Politicians don’t need to hide their views on controversial issues. In fact, taking a stance may have the power to sway voters’ opinions in their favor, new research shows.
“This study highlights the special responsibility that public officials have to be leaders for issues and positions that they believe in,” says Daniel Butler, associate professor of political science at Washington University in St. Louis and a lead author of the study.
“It suggests that politicians still hold a position of trust that allows them to reach people and produce change.”
OPINIONS IN THE MAIL
The research is based on an experiment designed to see if voters would change their opinions on a controversial issue after receiving a personal letter from their state legislator.
Researchers surveyed targeted voters to benchmark individual attitudes on various hot-button issues, then surveyed them again after they received one of three official form letters, all of which were sent by the researchers, but appeared to come directly from the legislator.
The first version of the letter included only a broad, generic message with no policy statements, the second included a brief mention of the politician’s stance on a controversial policy issue, and the third offered a detailed discussion of why the legislator favored this position.
The research team’s analysis of the survey data uncovered strong evidence that legislators can significantly shape constituents’ views on issues by merely staking out their positions.
KEY FINDINGS INCLUDE:
Citizens who received letters often adopted their representatives’ issue positions even when representatives offered little justification.
Voters getting a letter laying out their legislator’s disagreements with them were about five percent more likely to change their opinion to agree with the legislator’s stance.
Public officials faced little push back for taking a position that ran counter to constituents’ preferences, regardless of the extent to which legislators provided justifications for their positions. Citizens who received letters from their legislators taking positions that they disagreed with did not evaluate their legislators less favorably.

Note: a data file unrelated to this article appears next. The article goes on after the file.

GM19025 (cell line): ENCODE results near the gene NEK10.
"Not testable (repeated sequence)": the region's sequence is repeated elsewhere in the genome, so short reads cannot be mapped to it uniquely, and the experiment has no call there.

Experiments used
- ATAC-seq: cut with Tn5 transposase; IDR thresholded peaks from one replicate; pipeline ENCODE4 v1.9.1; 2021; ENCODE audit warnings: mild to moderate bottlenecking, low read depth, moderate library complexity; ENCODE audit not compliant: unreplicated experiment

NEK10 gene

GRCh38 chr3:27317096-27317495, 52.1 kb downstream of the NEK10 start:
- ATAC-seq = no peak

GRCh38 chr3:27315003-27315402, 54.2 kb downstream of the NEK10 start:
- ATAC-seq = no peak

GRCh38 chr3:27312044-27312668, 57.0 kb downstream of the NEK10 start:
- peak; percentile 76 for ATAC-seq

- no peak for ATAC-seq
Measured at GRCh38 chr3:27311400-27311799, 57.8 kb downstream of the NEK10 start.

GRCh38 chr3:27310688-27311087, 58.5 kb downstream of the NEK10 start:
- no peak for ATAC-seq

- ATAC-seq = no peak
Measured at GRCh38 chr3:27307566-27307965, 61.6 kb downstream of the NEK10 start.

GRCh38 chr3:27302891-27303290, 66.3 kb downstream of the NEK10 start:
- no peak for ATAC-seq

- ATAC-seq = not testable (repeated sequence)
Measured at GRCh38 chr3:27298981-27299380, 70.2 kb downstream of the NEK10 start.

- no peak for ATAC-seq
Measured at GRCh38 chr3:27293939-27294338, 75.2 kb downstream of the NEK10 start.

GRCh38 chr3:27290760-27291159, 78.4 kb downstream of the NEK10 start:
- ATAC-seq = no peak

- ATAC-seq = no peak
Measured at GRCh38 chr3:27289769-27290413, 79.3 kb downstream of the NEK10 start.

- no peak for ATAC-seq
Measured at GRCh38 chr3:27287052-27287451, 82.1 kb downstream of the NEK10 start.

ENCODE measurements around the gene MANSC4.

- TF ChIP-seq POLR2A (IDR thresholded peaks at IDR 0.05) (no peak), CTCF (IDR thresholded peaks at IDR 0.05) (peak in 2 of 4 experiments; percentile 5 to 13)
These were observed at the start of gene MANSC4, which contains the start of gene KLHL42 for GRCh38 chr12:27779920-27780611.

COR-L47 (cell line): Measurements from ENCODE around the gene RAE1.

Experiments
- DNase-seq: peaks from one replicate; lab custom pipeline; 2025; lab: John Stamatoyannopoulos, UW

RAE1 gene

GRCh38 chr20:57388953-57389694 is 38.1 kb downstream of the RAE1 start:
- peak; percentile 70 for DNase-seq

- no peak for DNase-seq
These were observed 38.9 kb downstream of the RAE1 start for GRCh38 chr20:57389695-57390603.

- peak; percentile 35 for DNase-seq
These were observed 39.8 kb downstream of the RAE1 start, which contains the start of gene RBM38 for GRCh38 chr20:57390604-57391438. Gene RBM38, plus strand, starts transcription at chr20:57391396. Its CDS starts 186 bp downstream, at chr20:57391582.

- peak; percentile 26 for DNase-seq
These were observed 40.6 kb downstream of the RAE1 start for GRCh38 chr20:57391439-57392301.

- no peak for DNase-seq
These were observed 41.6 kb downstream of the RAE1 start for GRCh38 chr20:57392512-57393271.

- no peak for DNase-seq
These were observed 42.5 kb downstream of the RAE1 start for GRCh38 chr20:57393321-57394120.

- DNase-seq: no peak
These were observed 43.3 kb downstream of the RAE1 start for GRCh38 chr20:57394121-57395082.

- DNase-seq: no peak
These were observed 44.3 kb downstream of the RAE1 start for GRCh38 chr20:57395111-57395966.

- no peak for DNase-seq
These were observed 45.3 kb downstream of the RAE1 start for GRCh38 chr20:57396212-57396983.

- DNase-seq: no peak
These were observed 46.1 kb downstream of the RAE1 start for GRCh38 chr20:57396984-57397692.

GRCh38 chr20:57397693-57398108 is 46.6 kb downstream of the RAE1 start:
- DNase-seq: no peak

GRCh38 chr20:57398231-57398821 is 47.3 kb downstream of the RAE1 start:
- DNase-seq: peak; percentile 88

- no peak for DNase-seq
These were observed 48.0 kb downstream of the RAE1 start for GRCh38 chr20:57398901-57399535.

The findings were surprising, Butler says, because the experiment was based on voter reactions to correspondence from state legislators who are often not well known by their constituencies.
“We would expect even larger effects for officials who are more prominent, such as the president or a member of the US Congress,” Butler says.
TAKING A RISK
What’s most encouraging, Butler says, is that eight state legislators chose to be part of a study in which they sent potentially inflammatory letters to constituents who might be voting for or against them in the future.
“The state legislators we worked with sent letters to the constituents who disagreed with them wherein they highlighted their own positions on the issue of disagreement. Why were they willing to do this?
“Contrary to the narrative we often hear, most legislators care deeply about their constituents and the issues they champion.
“This project was a natural outgrowth of the interest legislators have in building support for the issues they believe will benefit constituents,” Butler says.
David Broockman, a political science researcher at University of California, Berkeley, is coauthor of the paper.
How Do Citizens React When Politicians Support Policies They Oppose? Field Experiments with Elite Communication*, Published on Journal 《OCF,Berkeley.edu》in Sep 9, 2014.